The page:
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Today's Stichomancy for Leon Trotsky

The first excerpt represents the past or something you must release, and is drawn from Lemorne Versus Huell by Elizabeth Drew Stoddard:

wondered over his visit. Every person's individuality was sacred to me, from the fact, perhaps, that my own individuality had never been respected by any person with whom I had any relation--not even by my own mother.

After Mr. Uxbridge went, I asked Aunt Eliza if she thought he looked mean and cunning? She laughed, and replied that she was bound to think that Mr. Lemorne's lawyer could not look otherwise.

When, on the night of the ball, I presented myself in the rose- colored moire antique for her inspection, she raised her eyebrows, but said nothing about it.

"I need not be careful of it, I suppose, aunt?"

The second excerpt represents the present or the deciding factor of the moment, and is drawn from The Ebb-Tide by Stevenson & Osbourne:

A sharp jar passed through the young man, but he neither answered nor so much as turned his head.

'I guess I spoke a little rough to you on shore,' pursued the captain; 'the fact is, I was real mad; but now it's over, and you and me have to turn to and think.'

'I will NOT think,' said Herrick.

'Here, old man!' said Davis, kindly; 'this won't fight, you know! You've got to brace up and help me get things straight. You're not going back on a friend? That's not like you, Herrick!'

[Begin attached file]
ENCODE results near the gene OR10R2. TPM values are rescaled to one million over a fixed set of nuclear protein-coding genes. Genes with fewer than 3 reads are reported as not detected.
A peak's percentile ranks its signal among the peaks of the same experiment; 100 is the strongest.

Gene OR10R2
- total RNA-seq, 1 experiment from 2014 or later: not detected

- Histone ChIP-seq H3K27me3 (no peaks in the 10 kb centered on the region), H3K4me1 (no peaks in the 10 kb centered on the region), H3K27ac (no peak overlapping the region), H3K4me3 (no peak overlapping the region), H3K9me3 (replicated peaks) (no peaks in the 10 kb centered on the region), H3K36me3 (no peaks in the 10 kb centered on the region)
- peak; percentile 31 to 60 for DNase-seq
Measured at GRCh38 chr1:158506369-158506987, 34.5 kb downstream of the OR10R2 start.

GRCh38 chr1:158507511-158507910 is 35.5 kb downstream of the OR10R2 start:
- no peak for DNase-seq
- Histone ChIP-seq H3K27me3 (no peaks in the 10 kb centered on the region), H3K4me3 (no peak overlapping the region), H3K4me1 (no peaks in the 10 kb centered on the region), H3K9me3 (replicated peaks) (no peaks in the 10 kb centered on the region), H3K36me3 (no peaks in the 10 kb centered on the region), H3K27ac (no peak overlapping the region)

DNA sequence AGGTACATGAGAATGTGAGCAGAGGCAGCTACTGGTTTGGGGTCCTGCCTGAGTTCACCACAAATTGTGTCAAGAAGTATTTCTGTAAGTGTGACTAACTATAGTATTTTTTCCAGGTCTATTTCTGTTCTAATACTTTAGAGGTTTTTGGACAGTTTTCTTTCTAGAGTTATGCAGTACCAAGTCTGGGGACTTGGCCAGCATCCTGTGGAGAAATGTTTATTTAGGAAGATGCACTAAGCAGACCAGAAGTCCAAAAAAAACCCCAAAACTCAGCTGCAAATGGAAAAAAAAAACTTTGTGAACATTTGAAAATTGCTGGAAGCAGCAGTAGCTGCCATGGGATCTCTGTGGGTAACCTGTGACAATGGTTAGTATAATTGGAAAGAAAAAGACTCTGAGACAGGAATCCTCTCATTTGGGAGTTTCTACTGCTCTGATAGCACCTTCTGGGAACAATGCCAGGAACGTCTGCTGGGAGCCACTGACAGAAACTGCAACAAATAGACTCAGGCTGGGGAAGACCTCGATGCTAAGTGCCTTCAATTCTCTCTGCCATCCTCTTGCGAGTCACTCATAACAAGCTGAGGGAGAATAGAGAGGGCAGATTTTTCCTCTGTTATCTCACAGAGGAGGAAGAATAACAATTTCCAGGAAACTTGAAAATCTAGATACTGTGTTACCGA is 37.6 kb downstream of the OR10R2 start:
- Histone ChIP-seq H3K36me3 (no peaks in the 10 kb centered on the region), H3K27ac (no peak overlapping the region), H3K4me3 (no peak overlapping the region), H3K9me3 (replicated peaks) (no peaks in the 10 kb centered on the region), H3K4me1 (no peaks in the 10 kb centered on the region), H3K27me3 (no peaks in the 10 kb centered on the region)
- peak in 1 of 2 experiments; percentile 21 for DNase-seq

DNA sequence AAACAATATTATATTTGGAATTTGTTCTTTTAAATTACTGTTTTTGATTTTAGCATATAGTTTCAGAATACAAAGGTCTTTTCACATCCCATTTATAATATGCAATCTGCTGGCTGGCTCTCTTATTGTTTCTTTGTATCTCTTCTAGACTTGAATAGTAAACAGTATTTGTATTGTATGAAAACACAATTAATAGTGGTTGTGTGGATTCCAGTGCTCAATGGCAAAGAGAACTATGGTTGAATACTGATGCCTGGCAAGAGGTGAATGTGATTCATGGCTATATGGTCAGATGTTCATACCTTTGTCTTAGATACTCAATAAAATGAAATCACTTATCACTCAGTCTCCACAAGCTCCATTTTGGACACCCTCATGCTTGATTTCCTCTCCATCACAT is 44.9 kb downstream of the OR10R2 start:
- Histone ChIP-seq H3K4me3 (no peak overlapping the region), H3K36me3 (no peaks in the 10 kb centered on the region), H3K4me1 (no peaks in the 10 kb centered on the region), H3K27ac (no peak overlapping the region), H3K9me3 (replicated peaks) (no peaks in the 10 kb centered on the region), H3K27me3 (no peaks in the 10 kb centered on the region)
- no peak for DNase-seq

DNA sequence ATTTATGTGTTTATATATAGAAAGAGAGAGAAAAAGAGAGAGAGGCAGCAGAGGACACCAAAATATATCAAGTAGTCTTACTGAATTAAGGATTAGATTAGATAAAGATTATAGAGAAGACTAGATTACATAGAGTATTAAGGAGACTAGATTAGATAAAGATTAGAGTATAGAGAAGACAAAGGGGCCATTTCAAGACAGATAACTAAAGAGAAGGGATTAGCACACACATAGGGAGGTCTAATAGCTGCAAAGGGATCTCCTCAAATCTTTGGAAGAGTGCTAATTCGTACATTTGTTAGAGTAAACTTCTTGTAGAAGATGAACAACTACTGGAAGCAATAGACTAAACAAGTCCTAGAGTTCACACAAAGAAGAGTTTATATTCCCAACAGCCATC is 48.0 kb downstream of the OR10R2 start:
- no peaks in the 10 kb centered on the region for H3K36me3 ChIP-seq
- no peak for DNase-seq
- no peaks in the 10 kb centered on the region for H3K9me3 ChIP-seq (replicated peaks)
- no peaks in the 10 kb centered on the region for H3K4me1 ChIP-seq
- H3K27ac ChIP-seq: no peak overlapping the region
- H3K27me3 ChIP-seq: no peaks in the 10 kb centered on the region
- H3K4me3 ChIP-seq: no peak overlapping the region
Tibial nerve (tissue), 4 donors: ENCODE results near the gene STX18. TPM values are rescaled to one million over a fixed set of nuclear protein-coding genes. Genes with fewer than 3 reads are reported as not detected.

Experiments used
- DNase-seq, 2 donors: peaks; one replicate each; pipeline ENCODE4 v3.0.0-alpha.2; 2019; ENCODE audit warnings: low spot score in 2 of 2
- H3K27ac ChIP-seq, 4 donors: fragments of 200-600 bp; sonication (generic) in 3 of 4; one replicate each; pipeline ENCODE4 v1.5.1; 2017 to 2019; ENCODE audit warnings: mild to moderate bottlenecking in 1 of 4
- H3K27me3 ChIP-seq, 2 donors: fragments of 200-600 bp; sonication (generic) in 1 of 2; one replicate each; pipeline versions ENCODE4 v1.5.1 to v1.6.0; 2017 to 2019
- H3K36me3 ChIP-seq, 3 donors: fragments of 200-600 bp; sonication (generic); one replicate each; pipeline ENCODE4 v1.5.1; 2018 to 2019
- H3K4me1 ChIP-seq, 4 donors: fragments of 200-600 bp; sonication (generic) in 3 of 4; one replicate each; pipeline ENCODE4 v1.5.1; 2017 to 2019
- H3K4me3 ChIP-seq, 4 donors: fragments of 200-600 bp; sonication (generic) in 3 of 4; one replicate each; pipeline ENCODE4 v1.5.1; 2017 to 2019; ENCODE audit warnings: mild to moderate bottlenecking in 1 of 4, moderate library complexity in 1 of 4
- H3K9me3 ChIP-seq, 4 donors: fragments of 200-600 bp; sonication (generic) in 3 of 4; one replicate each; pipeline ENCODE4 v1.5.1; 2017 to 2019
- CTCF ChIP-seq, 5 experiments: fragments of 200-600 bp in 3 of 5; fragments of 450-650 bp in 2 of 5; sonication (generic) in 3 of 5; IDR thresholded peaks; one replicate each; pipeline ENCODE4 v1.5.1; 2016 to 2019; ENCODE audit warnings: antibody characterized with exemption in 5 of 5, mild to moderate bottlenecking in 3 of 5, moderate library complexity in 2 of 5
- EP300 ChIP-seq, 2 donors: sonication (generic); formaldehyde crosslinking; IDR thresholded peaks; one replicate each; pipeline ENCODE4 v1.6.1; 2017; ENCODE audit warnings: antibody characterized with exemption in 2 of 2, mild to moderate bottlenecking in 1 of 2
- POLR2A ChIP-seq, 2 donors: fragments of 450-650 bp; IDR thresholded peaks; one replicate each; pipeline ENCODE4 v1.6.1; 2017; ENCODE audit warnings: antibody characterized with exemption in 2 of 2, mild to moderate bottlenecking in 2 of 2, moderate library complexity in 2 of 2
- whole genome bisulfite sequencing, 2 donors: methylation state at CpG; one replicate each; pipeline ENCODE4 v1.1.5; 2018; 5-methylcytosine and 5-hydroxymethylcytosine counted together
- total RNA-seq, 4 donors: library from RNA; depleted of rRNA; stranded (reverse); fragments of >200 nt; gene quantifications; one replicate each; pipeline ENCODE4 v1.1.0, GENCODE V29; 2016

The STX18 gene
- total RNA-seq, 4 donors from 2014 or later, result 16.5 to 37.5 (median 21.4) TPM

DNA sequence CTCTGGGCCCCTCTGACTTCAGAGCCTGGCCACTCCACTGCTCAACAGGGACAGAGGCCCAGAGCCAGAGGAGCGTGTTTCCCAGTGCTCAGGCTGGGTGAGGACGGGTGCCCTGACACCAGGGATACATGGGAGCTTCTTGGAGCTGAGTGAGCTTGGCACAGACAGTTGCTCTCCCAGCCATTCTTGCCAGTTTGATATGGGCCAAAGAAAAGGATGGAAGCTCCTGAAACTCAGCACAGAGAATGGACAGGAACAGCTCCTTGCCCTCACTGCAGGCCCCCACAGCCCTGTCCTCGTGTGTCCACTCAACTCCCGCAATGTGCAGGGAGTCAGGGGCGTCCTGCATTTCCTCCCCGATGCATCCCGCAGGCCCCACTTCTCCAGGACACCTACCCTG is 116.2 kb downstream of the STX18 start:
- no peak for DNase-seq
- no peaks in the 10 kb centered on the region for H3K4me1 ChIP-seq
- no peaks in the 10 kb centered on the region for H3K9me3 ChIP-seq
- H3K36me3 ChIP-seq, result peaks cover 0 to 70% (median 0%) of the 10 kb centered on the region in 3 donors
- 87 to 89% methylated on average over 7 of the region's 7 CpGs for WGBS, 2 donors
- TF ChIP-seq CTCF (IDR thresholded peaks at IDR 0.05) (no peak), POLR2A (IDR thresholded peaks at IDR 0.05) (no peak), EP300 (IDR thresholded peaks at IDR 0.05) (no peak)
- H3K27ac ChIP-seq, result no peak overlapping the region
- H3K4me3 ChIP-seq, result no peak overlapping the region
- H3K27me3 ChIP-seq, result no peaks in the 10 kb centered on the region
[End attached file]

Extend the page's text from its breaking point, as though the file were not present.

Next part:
'O yes, it is,' said Herrick.

'Come, come!' said the captain, and paused as if quite at a

The third excerpt represents the future or something you must embrace, and is drawn from The New Machiavelli by H. G. Wells:

too late to save those other things! They have to go. You can't make terms with defeat. I thought it was Margaret needed me most. But it's you. And I need you. I didn't think of that either. I haven't a doubt left in the world now. We've got to leave everything rather than leave each other. I'm sure of it. Now we have gone so far. We've got to go right down to earth and begin again. . . . Dear, I WANT disgrace with you. . . ."

So I whispered to her as she sat crumpled together on the faded cushions of the boat, this white and weary young woman who had been so valiant and careless a girl. "I don't care," I said. "I don't care for anything, if I can save you out of the wreckage we have